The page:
National Republican organizations are working to steer state-by-state GOP attempts to curb voting rights, providing advice to state legislators drafting legislation to restrict ballot access, deploying grassroots activists to key battlegrounds, and raising millions of dollars to counter Democratic efforts in Congress to create a national baseline for voting rights.
The conservative Heritage Foundation think tank’s political arm, Heritage Action for America, has publicly committed to investing at least $10 million to “protect and improve state election systems.” The Heritage Foundation’s recommendations, which include applying identity standards to absentee voting and prohibiting third-party groups from collecting voters’ absentee ballots, have appeared in bills currently circulating in Georgia and other statehouses.
This year, groups as diverse as the libertarian-leaning advocacy organization FreedomWorks and the anti-abortion Susan B. Anthony List have joined the voting rights fight.
The participation of national organizations demonstrates that attempts to limit voting in dozens of states “are not a coincidence,” according to Hillary Holley, coordinating director of Fair Fight Action, a Georgia-based voting rights organization. “This is a well-funded strategic imperative.”
The Georgia House of Representatives is set to vote on a package of voting reforms on Thursday, including banning ballot drop boxes, requiring identification for absentee ballots, and making it illegal to offer food or soft drinks to voters waiting in line to vote.
Heritage Action officials say that 20,000 of their supporters are working on the ground in the state to help it pass.
Until adjourning, Georgia lawmakers are scheduled to take final action on the measures next week. Georgia is on track to become the second Republican-controlled state to pass new legislation restricting access to the ballot box this year. Iowa enacted its own limits earlier this month, including limiting the number of days available for early voting.
According to the liberal Brennan Center for Justice at New York University, more than 40 states were debating legislation that included voting limits as of mid-February. More people have entered since then.
Republicans in Michigan, another presidential battleground, proposed a package of 39 election bills on Wednesday. New voter ID requirements and a ban on prepaid postage for absentee ballots are among them.
Concerns over voter fraud have become an animating factor for conservative activists in the aftermath of the 2020 vote, according to the leaders of Republican parties. Last year, the use of mail-in voting, ballot drop boxes, and other methods to prevent the spread of the coronavirus skyrocketed. Turnout reached all-time highs, assisting Democrats in winning the White House and a majority in the US Senate.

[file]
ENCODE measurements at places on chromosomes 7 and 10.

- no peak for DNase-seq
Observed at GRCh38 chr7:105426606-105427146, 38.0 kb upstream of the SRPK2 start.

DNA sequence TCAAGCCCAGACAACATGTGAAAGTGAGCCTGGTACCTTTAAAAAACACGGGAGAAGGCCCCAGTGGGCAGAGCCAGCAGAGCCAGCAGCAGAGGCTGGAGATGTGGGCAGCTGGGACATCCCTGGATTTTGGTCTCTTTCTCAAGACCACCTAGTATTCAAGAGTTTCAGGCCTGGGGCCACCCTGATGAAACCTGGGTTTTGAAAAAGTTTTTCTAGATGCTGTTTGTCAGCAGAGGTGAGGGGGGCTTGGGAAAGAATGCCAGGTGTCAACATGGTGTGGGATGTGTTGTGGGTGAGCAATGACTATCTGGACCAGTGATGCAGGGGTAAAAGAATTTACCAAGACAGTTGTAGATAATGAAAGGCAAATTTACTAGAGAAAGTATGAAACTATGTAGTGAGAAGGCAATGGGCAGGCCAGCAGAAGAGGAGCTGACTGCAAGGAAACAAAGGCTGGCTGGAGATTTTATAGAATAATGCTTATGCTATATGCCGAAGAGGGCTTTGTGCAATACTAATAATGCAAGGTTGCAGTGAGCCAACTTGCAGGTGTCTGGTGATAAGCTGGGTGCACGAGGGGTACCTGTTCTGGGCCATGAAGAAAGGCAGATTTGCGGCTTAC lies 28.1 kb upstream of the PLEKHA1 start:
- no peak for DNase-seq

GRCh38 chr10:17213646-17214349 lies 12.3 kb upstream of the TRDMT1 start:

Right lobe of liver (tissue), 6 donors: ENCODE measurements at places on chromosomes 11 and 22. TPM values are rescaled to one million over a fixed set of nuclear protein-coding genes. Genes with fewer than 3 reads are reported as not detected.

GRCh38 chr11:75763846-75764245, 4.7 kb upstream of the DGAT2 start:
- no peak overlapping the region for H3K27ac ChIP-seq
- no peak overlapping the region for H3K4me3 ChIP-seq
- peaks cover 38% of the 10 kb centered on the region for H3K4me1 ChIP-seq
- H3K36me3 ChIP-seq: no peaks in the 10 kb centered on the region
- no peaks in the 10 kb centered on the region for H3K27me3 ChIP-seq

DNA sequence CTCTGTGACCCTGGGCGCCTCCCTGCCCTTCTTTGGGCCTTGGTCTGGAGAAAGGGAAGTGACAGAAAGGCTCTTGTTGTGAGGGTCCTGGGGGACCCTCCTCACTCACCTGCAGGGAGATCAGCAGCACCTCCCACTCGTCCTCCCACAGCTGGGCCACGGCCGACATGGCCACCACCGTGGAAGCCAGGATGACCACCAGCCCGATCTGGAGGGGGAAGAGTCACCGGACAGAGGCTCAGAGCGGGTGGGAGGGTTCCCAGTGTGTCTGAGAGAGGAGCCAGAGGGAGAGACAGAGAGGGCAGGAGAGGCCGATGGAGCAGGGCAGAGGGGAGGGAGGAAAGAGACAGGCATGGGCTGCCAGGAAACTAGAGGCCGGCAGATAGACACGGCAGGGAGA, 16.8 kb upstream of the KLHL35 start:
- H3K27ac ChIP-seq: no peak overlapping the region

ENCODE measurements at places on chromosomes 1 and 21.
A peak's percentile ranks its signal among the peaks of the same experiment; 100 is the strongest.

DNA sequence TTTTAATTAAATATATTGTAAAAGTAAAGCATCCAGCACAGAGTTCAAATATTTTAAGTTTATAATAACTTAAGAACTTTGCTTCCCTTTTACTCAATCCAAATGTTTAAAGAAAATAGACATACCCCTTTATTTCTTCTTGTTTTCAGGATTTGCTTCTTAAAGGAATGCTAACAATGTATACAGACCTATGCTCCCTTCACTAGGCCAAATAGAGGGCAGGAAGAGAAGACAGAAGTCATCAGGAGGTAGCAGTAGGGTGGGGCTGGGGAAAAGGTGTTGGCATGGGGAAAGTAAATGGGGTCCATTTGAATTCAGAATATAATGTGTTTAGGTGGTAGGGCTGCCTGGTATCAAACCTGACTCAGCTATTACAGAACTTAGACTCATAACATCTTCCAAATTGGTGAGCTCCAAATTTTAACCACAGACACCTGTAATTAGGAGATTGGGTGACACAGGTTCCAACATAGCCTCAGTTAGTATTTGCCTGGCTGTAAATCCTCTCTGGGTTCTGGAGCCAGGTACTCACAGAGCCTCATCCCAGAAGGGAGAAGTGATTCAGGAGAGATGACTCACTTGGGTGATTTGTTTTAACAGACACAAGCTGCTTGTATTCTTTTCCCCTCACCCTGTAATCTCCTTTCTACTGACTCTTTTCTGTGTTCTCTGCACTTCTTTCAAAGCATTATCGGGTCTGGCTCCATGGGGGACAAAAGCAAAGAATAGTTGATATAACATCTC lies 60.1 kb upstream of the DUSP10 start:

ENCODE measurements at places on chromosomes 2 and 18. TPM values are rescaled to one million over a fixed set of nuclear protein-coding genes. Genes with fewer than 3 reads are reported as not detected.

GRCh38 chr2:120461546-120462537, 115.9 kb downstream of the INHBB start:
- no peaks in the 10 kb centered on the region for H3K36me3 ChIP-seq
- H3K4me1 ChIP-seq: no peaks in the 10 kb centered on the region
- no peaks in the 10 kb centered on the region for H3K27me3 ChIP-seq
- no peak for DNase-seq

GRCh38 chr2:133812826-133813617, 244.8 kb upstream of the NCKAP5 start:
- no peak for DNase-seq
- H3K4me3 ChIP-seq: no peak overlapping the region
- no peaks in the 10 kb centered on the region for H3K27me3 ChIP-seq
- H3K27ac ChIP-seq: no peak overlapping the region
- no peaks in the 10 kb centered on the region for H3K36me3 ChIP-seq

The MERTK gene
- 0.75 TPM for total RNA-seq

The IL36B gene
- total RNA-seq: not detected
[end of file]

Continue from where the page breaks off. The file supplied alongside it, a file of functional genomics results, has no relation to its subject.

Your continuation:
Former President Donald Trump has falsely claimed that widespread voter fraud played a role in his defeat in November, and Republican lawmakers have cited a loss of public confidence as a major justification for rushing to tighten voting rules.
“If voters don’t have trust in our elections, then voting turnout will be suppressed,” Jessica Anderson, the executive director of Heritage Action, said in an email to CNN. She said her group will “spend whatever it takes to reach our goals.”
Ken Cuccinelli, a former Trump administration official who oversaw the Department of Homeland Security, currently leads the Election Transparency Initiative, a collaboration between The Susan B. Anthony List and the American Principles Project, a social-issues advocacy organization. His campaign has a $5 million budget and aims to block a sweeping election and campaign finance bill that Democrats are hoping to pass in the US Senate.
“Why is a pro-life and social conservative group engaging in this space?” Cuccinelli said in an interview this week. “The sort of simple answer is: Our members are effectively demanding it.”
“Other groups are seeing the same thing,” he said. “They are having members who are asking the question: ‘Why should I give you any money? Why should I knock on doors? Why should I write my congressman when these elections are moving in the direction of being a sham?’ “
Cuccinelli claims that congressional Democrats are attempting to extend voting in unpopular ways, such as encouraging voters to vote by signing an affidavit rather than showing identification.
The Republican National Committee and the Republican State Leadership Committee are two other Republican groups that have initiated new voting initiatives.